Nannies and the Child Care Rebate
The Great Child Care Debate ...
You might have heard there has been a lot of talk around lately about making all child care options more affordable and accessible for families no matter what their circumstances are.
A big part of these discussions have been the choice for families to be able to access care in their own homes, with the assistance of a nanny.
With the cost of child care rising, nannies, who only seemed to be previously linked to the rich and famous, are now becoming the norm for families across Australia.
This increase in demand has set tongues wagging on the topic of funding for these nannies and it seems to be popping up in articles all over the place. The main point to these articles is why can families not claim the Child Care Benefit and Rebate on the costs they pay for having a nanny.
Surely having their children cared for in their own home surrounded by their siblings and creature comforts is by far the better choice for families?
It would eliminate the stress caused as busy working families make the dash to and from work to get to day care before it closes ... there would be no days off for families because their children are too ill to attend ... children can be bathed and fed by the time their parents get home from work or stay in their PJs all day if they are unwell!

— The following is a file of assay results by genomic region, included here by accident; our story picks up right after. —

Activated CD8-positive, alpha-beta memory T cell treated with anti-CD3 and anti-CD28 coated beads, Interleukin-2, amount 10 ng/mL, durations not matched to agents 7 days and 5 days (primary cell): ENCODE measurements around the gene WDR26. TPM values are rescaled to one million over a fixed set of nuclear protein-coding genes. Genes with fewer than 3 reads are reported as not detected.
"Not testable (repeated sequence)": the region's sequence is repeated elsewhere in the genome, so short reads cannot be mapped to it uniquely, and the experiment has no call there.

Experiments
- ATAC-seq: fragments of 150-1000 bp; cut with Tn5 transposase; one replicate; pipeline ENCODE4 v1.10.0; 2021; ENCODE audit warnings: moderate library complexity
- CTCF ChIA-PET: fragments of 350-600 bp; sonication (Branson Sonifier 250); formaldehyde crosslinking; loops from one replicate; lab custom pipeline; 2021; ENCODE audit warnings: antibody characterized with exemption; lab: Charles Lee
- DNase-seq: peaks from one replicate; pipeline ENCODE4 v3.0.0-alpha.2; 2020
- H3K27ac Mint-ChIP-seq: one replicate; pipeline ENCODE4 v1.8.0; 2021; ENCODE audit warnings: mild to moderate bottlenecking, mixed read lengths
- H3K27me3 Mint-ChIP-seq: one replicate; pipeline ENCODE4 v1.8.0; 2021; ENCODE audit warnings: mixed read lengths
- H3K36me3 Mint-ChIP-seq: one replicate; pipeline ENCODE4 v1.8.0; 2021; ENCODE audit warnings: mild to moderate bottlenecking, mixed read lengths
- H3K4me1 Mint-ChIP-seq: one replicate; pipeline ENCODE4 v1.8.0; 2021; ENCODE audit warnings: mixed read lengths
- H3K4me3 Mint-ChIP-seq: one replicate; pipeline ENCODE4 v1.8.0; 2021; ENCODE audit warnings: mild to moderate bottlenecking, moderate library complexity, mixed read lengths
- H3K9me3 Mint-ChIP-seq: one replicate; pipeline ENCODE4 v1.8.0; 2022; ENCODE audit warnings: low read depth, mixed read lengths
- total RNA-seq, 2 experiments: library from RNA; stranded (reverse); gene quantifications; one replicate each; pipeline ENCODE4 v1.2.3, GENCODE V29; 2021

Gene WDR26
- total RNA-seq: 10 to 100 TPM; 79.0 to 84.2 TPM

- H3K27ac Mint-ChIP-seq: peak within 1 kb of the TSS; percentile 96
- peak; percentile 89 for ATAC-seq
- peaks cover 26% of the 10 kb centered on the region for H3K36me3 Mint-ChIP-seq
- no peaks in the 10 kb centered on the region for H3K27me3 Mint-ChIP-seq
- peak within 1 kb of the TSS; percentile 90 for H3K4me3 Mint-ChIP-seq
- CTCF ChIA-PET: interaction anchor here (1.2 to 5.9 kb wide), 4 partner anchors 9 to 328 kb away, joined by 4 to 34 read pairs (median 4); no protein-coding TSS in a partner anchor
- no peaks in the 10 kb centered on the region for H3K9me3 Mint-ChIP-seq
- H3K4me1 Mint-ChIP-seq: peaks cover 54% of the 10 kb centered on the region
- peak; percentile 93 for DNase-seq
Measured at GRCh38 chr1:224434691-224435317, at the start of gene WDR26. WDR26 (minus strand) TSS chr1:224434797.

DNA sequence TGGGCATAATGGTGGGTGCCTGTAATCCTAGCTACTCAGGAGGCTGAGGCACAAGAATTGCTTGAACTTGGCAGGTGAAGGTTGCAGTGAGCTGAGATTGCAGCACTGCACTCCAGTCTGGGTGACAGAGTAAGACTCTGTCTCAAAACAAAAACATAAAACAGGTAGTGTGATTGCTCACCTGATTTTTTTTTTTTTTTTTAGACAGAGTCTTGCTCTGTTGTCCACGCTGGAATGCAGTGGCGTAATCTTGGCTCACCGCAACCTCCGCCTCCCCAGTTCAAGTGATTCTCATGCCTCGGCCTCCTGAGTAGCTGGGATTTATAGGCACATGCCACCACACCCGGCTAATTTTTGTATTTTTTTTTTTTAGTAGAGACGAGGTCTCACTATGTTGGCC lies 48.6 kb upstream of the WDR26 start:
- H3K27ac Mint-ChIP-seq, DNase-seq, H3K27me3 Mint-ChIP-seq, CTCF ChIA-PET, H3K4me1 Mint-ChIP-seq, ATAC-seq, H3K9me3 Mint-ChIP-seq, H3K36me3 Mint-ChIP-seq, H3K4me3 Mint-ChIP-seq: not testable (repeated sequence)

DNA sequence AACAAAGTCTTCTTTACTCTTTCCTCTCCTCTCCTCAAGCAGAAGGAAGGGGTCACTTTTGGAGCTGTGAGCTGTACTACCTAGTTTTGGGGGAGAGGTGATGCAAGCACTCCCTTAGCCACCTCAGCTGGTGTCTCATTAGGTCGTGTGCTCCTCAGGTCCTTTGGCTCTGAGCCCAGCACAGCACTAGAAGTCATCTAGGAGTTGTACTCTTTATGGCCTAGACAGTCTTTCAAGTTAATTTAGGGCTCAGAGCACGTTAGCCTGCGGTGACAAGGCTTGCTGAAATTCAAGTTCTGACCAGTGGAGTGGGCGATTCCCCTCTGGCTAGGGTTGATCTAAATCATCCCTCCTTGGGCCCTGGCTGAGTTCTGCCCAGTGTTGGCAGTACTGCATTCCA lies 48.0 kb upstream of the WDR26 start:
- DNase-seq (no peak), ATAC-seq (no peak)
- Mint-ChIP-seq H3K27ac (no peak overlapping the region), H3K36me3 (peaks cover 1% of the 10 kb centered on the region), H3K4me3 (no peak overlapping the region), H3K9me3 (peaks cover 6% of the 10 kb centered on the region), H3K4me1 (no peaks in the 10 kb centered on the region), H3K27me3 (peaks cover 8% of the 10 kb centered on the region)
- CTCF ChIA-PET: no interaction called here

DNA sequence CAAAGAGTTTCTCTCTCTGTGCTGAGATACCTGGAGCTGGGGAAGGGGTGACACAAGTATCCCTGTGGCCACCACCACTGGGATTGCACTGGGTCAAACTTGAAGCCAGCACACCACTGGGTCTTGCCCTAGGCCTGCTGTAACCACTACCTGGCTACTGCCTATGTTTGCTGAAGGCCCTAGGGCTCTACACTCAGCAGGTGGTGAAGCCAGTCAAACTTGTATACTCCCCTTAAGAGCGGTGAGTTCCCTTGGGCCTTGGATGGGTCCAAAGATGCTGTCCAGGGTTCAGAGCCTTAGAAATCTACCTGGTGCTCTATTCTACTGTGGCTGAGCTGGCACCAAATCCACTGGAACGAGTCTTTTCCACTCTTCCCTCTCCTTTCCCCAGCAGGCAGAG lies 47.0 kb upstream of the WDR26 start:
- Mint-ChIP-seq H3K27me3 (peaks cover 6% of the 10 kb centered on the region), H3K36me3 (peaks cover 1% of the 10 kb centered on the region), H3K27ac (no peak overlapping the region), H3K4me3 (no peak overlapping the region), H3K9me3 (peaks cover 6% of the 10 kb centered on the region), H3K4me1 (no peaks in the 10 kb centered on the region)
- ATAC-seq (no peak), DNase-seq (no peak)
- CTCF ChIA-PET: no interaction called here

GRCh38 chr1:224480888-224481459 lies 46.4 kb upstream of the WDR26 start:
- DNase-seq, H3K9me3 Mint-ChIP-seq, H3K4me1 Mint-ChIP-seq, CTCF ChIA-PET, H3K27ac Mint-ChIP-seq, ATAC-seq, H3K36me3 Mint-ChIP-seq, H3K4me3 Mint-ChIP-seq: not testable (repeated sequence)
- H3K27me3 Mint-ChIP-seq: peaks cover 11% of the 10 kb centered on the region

With the cost of living rising, in most families both parents are required to work to make ends meet. If the cost of having a nanny was subsidised by the Government like other forms of care are, children may be able to spend the better part of the week in their home environment.
In-home care allows families to be able to claim the Child Care Benefit and Child Care Rebate on the cost of having a nanny in their home. They must however meet strict eligibility criteria to be able to do this.
The discussions are suggesting that the eligibility criteria be lightened or removed to make it easier for families to access this kind of care. The requirement for all in home care provision to meet a regulatory framework should be given urgent attention.
It will be interesting over the next couple of years to see where the debate goes ... hopefully to a place where families can be the ones to decide what is best for their families and themselves.